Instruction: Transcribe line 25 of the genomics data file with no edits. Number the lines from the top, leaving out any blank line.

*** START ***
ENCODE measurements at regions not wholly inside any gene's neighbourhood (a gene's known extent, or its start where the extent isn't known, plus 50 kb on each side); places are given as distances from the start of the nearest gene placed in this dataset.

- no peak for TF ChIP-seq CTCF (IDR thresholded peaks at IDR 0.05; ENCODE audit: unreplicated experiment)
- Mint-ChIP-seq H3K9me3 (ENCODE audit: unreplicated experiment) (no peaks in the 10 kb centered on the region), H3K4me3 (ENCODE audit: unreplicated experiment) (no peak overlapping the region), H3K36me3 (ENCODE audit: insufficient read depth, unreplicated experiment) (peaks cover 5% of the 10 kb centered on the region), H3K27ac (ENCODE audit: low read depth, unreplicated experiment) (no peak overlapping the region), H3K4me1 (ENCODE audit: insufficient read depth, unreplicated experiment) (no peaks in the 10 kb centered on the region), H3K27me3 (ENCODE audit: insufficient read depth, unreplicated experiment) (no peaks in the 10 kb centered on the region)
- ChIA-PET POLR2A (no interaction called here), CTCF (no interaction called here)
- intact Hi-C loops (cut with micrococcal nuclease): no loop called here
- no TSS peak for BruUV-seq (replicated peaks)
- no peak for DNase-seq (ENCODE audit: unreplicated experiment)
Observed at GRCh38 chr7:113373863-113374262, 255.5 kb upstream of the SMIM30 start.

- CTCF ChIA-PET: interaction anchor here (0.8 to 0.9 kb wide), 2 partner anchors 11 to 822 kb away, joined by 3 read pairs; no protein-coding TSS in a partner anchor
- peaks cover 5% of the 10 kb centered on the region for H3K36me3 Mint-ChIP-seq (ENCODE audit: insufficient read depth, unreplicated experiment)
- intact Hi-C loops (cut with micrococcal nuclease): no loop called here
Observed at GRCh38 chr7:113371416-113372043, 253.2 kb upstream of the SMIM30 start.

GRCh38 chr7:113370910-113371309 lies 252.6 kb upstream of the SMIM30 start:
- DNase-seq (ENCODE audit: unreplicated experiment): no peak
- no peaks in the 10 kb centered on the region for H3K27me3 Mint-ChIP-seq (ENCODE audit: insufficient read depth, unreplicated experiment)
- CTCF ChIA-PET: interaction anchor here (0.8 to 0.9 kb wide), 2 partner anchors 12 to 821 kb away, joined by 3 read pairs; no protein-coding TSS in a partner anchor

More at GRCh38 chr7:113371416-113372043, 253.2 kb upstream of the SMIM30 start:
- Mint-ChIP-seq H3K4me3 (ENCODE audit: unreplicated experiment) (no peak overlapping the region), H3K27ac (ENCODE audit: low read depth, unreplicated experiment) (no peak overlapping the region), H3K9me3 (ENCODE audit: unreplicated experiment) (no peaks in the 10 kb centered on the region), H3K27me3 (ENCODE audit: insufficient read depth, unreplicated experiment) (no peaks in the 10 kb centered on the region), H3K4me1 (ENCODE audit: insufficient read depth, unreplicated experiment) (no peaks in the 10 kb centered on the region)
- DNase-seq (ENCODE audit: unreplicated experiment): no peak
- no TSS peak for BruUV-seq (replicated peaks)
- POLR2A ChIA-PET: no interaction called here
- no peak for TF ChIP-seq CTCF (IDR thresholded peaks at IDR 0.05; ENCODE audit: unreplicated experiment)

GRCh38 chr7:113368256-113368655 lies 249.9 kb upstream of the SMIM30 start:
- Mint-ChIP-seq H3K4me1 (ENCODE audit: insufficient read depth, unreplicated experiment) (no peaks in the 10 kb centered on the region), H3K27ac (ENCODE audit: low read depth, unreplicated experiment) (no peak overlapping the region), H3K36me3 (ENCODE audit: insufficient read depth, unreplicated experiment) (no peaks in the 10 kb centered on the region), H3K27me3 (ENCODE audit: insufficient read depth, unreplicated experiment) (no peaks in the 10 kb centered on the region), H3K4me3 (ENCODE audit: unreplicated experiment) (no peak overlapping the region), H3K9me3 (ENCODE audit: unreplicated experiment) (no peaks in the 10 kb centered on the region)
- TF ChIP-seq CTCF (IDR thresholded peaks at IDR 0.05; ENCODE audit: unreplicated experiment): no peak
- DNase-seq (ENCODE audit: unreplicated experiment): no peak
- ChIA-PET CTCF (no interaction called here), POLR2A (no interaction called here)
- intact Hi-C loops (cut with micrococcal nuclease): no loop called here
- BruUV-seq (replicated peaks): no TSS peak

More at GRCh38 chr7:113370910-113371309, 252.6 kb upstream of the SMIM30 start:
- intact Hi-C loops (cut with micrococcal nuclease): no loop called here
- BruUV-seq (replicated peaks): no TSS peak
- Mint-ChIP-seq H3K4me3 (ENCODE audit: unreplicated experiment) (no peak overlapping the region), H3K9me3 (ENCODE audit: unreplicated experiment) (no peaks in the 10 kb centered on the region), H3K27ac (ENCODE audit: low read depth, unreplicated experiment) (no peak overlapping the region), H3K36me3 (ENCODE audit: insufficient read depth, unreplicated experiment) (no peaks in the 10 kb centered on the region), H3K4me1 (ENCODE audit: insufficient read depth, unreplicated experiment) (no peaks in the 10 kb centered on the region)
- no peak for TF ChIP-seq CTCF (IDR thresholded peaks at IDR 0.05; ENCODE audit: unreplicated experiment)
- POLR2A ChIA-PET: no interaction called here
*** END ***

- TF ChIP-seq CTCF (IDR thresholded peaks at IDR 0.05; ENCODE audit: unreplicated experiment): no peak